Allison is a pal of mine residing in Colorado. We met in New York when we were both counselors at a summer camp. She is fantastically crafty and perfectly creative.
In this lovely card she made, she responded to the past Question of the Week: Have you ever received a letter from another country? Where, and from whom? Do you remember what it looked like? Had you yourself ever traveled there before, or did the letter make you want to? If you haven’t received one, have you ever sent one to someone while visiting another country?
May 3, 2012
I’ve been thinking about the latest “Question of the Week” and thought using this little detail from a map on the card would be appropriate.
I have been fortunate in receiving and sending mail from far off lands. I guess as you know from my Facebook postcard album, I received many postcards from my mom as she went from city to city on book tours when I was a child. One was a European tour, and reading her accounts of different countries solidified those countries as real, accessible places for me. When postcards from my mom became quite a collection, other family and friends started making sure to send me postcards from their travels too.
One of my favorites my dad sent me from Brazil. It didn’t arrive to me in Los Angeles till six months later! I like to imagine it traveled from post office to post office all over the world before finding me.
Until next time,
I loved reading Allison’s response and thinking about the far off lands where her postcards have traveled. It makes this big beautiful world a little more connected. It takes places with different environments and cultures and brings them to your mailbox to learn from.
Thanks for the letter, Allison!
Lovely Handwritten Notes is still small right now and trying to find its place in this big beautiful world, but each day, it is slowly growing and taking root. I have to send out a big thank you to Andreia who runs another great Tumblr account called Pens&Envelopes that is also dedicated to the wonderful art of letter writing. Andreia helped open my project up to other countries by mentioning it in one of her posts. I’m jumping with joy now, as I prepare lovely handwritten notes to send to new letter-writing pals in Portugal, the Czech Republic, and the United Kingdom.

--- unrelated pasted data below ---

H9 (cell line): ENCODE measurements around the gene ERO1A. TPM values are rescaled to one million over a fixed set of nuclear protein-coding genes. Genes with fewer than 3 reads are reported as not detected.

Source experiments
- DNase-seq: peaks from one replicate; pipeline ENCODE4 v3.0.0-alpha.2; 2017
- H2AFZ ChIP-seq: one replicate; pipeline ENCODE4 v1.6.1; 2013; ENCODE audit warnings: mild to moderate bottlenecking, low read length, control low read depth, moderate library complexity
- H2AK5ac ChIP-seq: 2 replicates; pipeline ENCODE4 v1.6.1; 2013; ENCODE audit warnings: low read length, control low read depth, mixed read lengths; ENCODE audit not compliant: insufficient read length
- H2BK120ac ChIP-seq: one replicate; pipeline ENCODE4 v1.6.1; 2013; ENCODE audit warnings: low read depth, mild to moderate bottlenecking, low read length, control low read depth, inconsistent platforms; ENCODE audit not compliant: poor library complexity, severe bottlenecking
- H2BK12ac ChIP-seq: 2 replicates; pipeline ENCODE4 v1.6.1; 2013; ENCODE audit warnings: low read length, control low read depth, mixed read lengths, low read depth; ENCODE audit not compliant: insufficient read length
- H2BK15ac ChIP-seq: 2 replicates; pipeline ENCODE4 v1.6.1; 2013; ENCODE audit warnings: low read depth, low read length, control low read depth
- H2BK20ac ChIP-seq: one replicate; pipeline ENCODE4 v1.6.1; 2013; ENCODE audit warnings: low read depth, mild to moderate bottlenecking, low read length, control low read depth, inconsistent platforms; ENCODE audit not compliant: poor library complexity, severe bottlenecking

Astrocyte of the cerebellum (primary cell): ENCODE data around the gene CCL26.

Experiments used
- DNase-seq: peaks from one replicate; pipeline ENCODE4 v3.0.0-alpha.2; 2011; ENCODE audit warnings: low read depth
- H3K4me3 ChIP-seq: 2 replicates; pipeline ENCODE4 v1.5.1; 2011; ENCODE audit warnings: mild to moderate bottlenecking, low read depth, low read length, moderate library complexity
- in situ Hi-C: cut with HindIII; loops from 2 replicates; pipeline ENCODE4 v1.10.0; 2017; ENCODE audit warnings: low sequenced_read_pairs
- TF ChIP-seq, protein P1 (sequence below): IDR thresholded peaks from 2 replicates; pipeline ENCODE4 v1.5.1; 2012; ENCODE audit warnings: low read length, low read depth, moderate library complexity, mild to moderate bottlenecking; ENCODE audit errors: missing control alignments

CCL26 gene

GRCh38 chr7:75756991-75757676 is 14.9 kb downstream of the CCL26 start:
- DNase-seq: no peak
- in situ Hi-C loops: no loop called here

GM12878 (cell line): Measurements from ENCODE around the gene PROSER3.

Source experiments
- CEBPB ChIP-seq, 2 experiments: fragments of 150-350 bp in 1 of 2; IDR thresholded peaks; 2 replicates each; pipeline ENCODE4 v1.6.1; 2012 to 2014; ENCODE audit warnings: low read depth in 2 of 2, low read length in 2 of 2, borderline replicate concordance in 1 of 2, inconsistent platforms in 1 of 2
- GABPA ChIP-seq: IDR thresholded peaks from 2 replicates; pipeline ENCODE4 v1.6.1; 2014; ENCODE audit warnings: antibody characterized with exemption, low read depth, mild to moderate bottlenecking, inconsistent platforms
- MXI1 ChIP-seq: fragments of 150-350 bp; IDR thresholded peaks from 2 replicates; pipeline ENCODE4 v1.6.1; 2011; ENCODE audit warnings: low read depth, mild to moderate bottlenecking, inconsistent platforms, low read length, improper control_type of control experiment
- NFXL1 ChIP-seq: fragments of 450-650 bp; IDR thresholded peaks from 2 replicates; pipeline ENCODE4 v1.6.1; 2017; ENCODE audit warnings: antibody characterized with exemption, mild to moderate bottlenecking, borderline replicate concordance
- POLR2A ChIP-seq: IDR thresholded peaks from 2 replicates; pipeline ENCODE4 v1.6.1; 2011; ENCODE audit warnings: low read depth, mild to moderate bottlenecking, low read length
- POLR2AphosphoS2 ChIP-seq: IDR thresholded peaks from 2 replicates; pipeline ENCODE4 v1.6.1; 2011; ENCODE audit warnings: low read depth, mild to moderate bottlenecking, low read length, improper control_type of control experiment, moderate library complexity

The emails I received from these letter writing enthusiasts were filled with touchingly kind words and encouragement. The feedback I receive from others about this project makes me realize its potential value more and more. One thing these letters seekers mentioned, however, was along the lines of, “I hope I’m not too far away for a lovely handwritten note.” This thought brings me to the topic of today’s post — letters from other countries!
I assure you now, you are never too far away for me to wish to send you a lovely handwritten note! In fact, letters to others countries are some of my favorites. The above photo is from the letter I received just a couple of days ago from my friend currently residing in Germany. It’s just so much fun to think of the letter’s journey across all of that land, air, and water simply so it could arrive in my mailbox to brighten my day. Letters from overseas are filled with such beautiful thought and care and they teach us the valuable act of patience.
In addition, there is so much history in letters sent from country to country — whether it was during a time of war where a letter was all a loved one could count on to know their beloved was safe or whether it was a pivotal political announcement. Great moments of news did not arrive in a hasty text, but rather a timeless, thought-soaked, handwritten note.
Letters traveling between countries are a way to share and learn about other cultures, to taste the sweet tang of world travel without even leaving the house. It’s a way of showing that no matter the immense distance, a piece of your heart still rests in that far off land where you fell in love.
Dear movers and shakers and dreamers of this project, please know that the earthly reach of my lovely handwritten notes will know no bounds.